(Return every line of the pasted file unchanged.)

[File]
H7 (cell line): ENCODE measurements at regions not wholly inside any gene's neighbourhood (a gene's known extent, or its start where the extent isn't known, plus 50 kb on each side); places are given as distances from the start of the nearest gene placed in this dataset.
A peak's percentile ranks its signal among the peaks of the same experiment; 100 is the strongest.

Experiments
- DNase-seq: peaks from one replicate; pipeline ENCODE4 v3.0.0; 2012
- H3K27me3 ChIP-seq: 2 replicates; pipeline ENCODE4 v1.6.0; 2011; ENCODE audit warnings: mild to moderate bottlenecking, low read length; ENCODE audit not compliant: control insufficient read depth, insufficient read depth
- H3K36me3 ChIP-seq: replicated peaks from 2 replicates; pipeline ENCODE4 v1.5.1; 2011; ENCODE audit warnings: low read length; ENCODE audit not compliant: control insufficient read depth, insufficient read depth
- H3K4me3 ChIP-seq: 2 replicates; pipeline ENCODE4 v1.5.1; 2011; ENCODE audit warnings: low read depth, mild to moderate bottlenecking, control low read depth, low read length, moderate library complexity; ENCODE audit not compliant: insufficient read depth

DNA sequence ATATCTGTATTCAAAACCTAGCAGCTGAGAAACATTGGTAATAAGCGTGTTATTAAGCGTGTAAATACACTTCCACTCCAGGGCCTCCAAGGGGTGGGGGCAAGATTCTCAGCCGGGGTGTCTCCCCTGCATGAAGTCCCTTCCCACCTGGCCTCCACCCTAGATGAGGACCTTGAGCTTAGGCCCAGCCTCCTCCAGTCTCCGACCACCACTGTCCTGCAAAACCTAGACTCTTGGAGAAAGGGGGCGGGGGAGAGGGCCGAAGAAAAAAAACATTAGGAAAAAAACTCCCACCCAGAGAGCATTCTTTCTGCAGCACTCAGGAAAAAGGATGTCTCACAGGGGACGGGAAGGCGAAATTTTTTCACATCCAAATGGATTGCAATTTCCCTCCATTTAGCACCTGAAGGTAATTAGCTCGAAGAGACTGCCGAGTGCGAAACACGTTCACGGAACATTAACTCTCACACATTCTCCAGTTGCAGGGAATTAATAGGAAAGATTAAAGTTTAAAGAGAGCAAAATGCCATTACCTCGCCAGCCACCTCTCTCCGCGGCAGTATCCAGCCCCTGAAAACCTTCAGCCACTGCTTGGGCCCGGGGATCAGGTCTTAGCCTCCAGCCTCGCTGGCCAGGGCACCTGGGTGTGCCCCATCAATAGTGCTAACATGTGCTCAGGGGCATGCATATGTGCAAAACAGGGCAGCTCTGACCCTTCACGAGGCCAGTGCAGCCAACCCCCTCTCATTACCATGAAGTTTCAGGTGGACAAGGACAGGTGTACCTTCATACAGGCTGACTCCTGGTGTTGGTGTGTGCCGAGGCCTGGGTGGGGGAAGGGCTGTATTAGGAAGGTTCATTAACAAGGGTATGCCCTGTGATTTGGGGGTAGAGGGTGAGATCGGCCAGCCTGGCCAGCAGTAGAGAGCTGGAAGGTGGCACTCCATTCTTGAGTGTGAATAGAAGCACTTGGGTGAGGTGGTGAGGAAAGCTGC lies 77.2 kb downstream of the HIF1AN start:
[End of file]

H7 (cell line): ENCODE measurements at regions not wholly inside any gene's neighbourhood (a gene's known extent, or its start where the extent isn't known, plus 50 kb on each side); places are given as distances from the start of the nearest gene placed in this dataset.
A peak's percentile ranks its signal among the peaks of the same experiment; 100 is the strongest.

Experiments
- DNase-seq: peaks from one replicate; pipeline ENCODE4 v3.0.0; 2012
- H3K27me3 ChIP-seq: 2 replicates; pipeline ENCODE4 v1.6.0; 2011; ENCODE audit warnings: mild to moderate bottlenecking, low read length; ENCODE audit not compliant: control insufficient read depth, insufficient read depth
- H3K36me3 ChIP-seq: replicated peaks from 2 replicates; pipeline ENCODE4 v1.5.1; 2011; ENCODE audit warnings: low read length; ENCODE audit not compliant: control insufficient read depth, insufficient read depth
- H3K4me3 ChIP-seq: 2 replicates; pipeline ENCODE4 v1.5.1; 2011; ENCODE audit warnings: low read depth, mild to moderate bottlenecking, control low read depth, low read length, moderate library complexity; ENCODE audit not compliant: insufficient read depth

DNA sequence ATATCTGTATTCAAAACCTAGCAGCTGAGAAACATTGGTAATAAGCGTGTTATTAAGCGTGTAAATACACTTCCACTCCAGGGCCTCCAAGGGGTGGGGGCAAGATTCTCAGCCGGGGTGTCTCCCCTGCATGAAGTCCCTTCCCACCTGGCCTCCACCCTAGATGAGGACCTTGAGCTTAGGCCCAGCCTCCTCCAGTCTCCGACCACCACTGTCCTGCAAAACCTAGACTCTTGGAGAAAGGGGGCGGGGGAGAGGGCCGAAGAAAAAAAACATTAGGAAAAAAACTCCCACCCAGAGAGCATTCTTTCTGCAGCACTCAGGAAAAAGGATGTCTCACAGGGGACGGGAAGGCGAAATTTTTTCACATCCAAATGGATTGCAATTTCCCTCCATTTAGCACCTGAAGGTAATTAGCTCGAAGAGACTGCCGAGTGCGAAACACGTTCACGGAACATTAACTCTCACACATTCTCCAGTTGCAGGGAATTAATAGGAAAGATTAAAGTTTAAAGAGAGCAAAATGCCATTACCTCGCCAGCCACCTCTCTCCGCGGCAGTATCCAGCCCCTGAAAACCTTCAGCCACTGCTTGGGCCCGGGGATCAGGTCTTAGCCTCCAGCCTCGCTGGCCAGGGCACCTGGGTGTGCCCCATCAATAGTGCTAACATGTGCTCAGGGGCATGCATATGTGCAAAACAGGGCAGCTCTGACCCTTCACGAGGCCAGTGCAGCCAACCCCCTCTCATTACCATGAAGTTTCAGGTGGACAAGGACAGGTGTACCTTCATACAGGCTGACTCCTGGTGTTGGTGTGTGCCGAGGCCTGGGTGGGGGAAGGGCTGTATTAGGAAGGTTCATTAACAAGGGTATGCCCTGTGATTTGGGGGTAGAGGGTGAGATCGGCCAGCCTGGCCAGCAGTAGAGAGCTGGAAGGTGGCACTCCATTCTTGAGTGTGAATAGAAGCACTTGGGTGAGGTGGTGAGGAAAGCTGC lies 77.2 kb downstream of the HIF1AN start: